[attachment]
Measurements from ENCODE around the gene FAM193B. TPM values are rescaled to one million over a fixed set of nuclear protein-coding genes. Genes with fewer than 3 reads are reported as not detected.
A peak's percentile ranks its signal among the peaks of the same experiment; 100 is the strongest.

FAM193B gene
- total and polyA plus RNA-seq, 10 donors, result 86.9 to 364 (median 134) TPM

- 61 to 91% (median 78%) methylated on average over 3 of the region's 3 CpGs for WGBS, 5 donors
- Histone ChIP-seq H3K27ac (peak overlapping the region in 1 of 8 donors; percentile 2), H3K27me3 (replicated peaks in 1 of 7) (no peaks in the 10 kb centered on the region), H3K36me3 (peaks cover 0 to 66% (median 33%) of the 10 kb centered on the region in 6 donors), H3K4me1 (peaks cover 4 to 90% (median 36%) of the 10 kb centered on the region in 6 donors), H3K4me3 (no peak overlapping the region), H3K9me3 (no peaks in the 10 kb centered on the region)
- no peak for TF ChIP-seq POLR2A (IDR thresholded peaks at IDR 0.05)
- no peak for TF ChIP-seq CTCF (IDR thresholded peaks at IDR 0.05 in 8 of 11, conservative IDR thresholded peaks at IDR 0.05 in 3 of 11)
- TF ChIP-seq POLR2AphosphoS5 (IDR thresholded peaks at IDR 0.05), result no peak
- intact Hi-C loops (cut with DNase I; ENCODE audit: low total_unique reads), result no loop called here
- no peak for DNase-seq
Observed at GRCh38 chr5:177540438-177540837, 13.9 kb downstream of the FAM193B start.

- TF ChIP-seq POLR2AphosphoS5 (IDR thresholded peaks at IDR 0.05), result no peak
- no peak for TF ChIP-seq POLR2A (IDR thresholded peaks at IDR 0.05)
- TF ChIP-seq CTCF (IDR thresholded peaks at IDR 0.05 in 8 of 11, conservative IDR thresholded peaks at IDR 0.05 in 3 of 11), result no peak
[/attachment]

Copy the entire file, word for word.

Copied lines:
Measurements from ENCODE around the gene FAM193B. TPM values are rescaled to one million over a fixed set of nuclear protein-coding genes. Genes with fewer than 3 reads are reported as not detected.
A peak's percentile ranks its signal among the peaks of the same experiment; 100 is the strongest.

FAM193B gene
- total and polyA plus RNA-seq, 10 donors, result 86.9 to 364 (median 134) TPM

- 61 to 91% (median 78%) methylated on average over 3 of the region's 3 CpGs for WGBS, 5 donors
- Histone ChIP-seq H3K27ac (peak overlapping the region in 1 of 8 donors; percentile 2), H3K27me3 (replicated peaks in 1 of 7) (no peaks in the 10 kb centered on the region), H3K36me3 (peaks cover 0 to 66% (median 33%) of the 10 kb centered on the region in 6 donors), H3K4me1 (peaks cover 4 to 90% (median 36%) of the 10 kb centered on the region in 6 donors), H3K4me3 (no peak overlapping the region), H3K9me3 (no peaks in the 10 kb centered on the region)
- no peak for TF ChIP-seq POLR2A (IDR thresholded peaks at IDR 0.05)
- no peak for TF ChIP-seq CTCF (IDR thresholded peaks at IDR 0.05 in 8 of 11, conservative IDR thresholded peaks at IDR 0.05 in 3 of 11)
- TF ChIP-seq POLR2AphosphoS5 (IDR thresholded peaks at IDR 0.05), result no peak
- intact Hi-C loops (cut with DNase I; ENCODE audit: low total_unique reads), result no loop called here
- no peak for DNase-seq
Observed at GRCh38 chr5:177540438-177540837, 13.9 kb downstream of the FAM193B start.

- TF ChIP-seq POLR2AphosphoS5 (IDR thresholded peaks at IDR 0.05), result no peak
- no peak for TF ChIP-seq POLR2A (IDR thresholded peaks at IDR 0.05)
- TF ChIP-seq CTCF (IDR thresholded peaks at IDR 0.05 in 8 of 11, conservative IDR thresholded peaks at IDR 0.05 in 3 of 11), result no peak